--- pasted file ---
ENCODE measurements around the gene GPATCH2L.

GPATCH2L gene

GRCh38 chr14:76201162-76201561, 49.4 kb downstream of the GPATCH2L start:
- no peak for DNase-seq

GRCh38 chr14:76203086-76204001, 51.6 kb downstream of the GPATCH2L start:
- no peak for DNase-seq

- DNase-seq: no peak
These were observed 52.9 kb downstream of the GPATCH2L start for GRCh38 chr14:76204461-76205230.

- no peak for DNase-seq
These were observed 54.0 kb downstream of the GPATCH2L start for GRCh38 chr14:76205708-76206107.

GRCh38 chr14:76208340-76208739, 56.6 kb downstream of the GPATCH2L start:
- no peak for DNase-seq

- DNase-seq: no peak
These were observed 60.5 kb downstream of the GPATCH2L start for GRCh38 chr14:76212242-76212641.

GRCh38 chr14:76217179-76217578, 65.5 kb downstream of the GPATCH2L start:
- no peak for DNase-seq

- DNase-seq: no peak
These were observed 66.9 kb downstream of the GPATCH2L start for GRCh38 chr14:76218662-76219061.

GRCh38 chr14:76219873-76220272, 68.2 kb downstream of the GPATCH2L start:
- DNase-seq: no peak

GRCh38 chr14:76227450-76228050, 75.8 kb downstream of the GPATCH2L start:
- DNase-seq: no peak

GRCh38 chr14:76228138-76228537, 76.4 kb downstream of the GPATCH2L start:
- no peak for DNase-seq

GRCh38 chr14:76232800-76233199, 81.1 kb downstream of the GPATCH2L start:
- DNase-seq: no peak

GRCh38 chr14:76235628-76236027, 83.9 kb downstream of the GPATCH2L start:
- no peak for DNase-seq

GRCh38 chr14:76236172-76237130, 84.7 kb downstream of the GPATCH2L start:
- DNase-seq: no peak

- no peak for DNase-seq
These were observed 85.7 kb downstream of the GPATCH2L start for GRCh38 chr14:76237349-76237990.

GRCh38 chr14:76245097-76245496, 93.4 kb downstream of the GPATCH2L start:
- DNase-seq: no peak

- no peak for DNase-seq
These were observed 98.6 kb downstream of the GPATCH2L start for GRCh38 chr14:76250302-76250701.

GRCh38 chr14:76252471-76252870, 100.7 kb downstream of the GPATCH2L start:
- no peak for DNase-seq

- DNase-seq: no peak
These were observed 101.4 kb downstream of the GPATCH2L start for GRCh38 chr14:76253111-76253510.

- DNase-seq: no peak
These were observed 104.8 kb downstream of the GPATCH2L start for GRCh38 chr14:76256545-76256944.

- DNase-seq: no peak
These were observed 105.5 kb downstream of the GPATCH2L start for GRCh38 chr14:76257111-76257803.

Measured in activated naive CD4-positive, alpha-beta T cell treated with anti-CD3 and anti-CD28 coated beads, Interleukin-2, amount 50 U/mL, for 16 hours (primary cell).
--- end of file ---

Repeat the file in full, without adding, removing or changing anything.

ENCODE measurements around the gene GPATCH2L.

GPATCH2L gene

GRCh38 chr14:76201162-76201561, 49.4 kb downstream of the GPATCH2L start:
- no peak for DNase-seq

GRCh38 chr14:76203086-76204001, 51.6 kb downstream of the GPATCH2L start:
- no peak for DNase-seq

- DNase-seq: no peak
These were observed 52.9 kb downstream of the GPATCH2L start for GRCh38 chr14:76204461-76205230.

- no peak for DNase-seq
These were observed 54.0 kb downstream of the GPATCH2L start for GRCh38 chr14:76205708-76206107.

GRCh38 chr14:76208340-76208739, 56.6 kb downstream of the GPATCH2L start:
- no peak for DNase-seq

- DNase-seq: no peak
These were observed 60.5 kb downstream of the GPATCH2L start for GRCh38 chr14:76212242-76212641.

GRCh38 chr14:76217179-76217578, 65.5 kb downstream of the GPATCH2L start:
- no peak for DNase-seq

- DNase-seq: no peak
These were observed 66.9 kb downstream of the GPATCH2L start for GRCh38 chr14:76218662-76219061.

GRCh38 chr14:76219873-76220272, 68.2 kb downstream of the GPATCH2L start:
- DNase-seq: no peak

GRCh38 chr14:76227450-76228050, 75.8 kb downstream of the GPATCH2L start:
- DNase-seq: no peak

GRCh38 chr14:76228138-76228537, 76.4 kb downstream of the GPATCH2L start:
- no peak for DNase-seq

GRCh38 chr14:76232800-76233199, 81.1 kb downstream of the GPATCH2L start:
- DNase-seq: no peak

GRCh38 chr14:76235628-76236027, 83.9 kb downstream of the GPATCH2L start:
- no peak for DNase-seq

GRCh38 chr14:76236172-76237130, 84.7 kb downstream of the GPATCH2L start:
- DNase-seq: no peak

- no peak for DNase-seq
These were observed 85.7 kb downstream of the GPATCH2L start for GRCh38 chr14:76237349-76237990.

GRCh38 chr14:76245097-76245496, 93.4 kb downstream of the GPATCH2L start:
- DNase-seq: no peak

- no peak for DNase-seq
These were observed 98.6 kb downstream of the GPATCH2L start for GRCh38 chr14:76250302-76250701.

GRCh38 chr14:76252471-76252870, 100.7 kb downstream of the GPATCH2L start:
- no peak for DNase-seq

- DNase-seq: no peak
These were observed 101.4 kb downstream of the GPATCH2L start for GRCh38 chr14:76253111-76253510.

- DNase-seq: no peak
These were observed 104.8 kb downstream of the GPATCH2L start for GRCh38 chr14:76256545-76256944.

- DNase-seq: no peak
These were observed 105.5 kb downstream of the GPATCH2L start for GRCh38 chr14:76257111-76257803.

Measured in activated naive CD4-positive, alpha-beta T cell treated with anti-CD3 and anti-CD28 coated beads, Interleukin-2, amount 50 U/mL, for 16 hours (primary cell).